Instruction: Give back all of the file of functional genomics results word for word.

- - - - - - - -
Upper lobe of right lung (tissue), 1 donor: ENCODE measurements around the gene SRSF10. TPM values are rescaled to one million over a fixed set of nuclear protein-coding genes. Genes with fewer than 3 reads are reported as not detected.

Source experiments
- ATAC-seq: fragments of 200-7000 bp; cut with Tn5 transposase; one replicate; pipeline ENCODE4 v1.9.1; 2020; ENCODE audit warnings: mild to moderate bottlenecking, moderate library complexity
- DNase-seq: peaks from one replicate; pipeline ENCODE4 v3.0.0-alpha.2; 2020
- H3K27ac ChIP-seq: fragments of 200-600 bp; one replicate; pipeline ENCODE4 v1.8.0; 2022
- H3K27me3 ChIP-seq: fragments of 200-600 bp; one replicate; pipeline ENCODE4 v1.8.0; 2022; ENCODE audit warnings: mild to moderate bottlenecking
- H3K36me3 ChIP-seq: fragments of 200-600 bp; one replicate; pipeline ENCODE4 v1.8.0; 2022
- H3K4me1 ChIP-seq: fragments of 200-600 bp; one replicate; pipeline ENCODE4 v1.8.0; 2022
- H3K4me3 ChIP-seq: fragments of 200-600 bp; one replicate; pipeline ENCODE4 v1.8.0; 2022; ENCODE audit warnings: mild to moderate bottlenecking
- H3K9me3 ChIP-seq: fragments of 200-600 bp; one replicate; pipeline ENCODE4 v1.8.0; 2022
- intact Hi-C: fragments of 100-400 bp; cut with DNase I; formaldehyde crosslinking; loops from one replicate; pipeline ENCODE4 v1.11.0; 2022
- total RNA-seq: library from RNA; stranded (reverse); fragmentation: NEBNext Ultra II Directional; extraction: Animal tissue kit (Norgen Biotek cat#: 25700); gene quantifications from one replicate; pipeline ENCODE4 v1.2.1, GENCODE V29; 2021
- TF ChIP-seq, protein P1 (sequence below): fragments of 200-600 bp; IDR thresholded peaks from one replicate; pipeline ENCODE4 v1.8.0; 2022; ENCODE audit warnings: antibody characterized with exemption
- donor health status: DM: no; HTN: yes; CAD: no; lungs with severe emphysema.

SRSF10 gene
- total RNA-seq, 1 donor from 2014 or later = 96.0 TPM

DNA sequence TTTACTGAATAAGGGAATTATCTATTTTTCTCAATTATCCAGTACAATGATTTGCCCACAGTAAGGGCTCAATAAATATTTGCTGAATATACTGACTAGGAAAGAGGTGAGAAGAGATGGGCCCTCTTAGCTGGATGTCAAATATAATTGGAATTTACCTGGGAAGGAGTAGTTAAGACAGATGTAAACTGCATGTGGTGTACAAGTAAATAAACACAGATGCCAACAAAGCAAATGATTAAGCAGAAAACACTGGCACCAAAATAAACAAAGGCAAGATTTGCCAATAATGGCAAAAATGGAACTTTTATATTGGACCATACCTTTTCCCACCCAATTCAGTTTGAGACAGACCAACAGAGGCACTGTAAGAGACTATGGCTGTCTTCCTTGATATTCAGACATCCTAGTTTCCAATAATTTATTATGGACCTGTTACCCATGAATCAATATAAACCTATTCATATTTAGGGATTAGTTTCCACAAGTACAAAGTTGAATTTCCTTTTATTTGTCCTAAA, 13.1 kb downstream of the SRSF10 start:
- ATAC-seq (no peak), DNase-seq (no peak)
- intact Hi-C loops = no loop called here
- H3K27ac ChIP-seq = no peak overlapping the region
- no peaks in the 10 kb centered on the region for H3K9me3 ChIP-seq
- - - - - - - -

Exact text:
Upper lobe of right lung (tissue), 1 donor: ENCODE measurements around the gene SRSF10. TPM values are rescaled to one million over a fixed set of nuclear protein-coding genes. Genes with fewer than 3 reads are reported as not detected.

Source experiments
- ATAC-seq: fragments of 200-7000 bp; cut with Tn5 transposase; one replicate; pipeline ENCODE4 v1.9.1; 2020; ENCODE audit warnings: mild to moderate bottlenecking, moderate library complexity
- DNase-seq: peaks from one replicate; pipeline ENCODE4 v3.0.0-alpha.2; 2020
- H3K27ac ChIP-seq: fragments of 200-600 bp; one replicate; pipeline ENCODE4 v1.8.0; 2022
- H3K27me3 ChIP-seq: fragments of 200-600 bp; one replicate; pipeline ENCODE4 v1.8.0; 2022; ENCODE audit warnings: mild to moderate bottlenecking
- H3K36me3 ChIP-seq: fragments of 200-600 bp; one replicate; pipeline ENCODE4 v1.8.0; 2022
- H3K4me1 ChIP-seq: fragments of 200-600 bp; one replicate; pipeline ENCODE4 v1.8.0; 2022
- H3K4me3 ChIP-seq: fragments of 200-600 bp; one replicate; pipeline ENCODE4 v1.8.0; 2022; ENCODE audit warnings: mild to moderate bottlenecking
- H3K9me3 ChIP-seq: fragments of 200-600 bp; one replicate; pipeline ENCODE4 v1.8.0; 2022
- intact Hi-C: fragments of 100-400 bp; cut with DNase I; formaldehyde crosslinking; loops from one replicate; pipeline ENCODE4 v1.11.0; 2022
- total RNA-seq: library from RNA; stranded (reverse); fragmentation: NEBNext Ultra II Directional; extraction: Animal tissue kit (Norgen Biotek cat#: 25700); gene quantifications from one replicate; pipeline ENCODE4 v1.2.1, GENCODE V29; 2021
- TF ChIP-seq, protein P1 (sequence below): fragments of 200-600 bp; IDR thresholded peaks from one replicate; pipeline ENCODE4 v1.8.0; 2022; ENCODE audit warnings: antibody characterized with exemption
- donor health status: DM: no; HTN: yes; CAD: no; lungs with severe emphysema.

SRSF10 gene
- total RNA-seq, 1 donor from 2014 or later = 96.0 TPM

DNA sequence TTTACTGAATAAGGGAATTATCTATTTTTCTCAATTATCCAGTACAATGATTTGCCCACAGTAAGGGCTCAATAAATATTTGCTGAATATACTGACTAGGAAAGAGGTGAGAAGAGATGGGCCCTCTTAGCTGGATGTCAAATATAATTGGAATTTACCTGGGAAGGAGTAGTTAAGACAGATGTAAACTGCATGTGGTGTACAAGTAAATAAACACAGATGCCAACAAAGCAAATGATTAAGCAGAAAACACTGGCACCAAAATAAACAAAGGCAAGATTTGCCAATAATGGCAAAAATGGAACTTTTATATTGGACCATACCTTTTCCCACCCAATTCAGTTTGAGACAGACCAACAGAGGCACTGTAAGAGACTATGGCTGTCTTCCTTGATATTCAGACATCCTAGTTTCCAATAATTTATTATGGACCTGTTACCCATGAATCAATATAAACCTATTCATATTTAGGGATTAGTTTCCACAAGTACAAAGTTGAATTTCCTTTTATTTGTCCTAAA, 13.1 kb downstream of the SRSF10 start:
- ATAC-seq (no peak), DNase-seq (no peak)
- intact Hi-C loops = no loop called here
- H3K27ac ChIP-seq = no peak overlapping the region
- no peaks in the 10 kb centered on the region for H3K9me3 ChIP-seq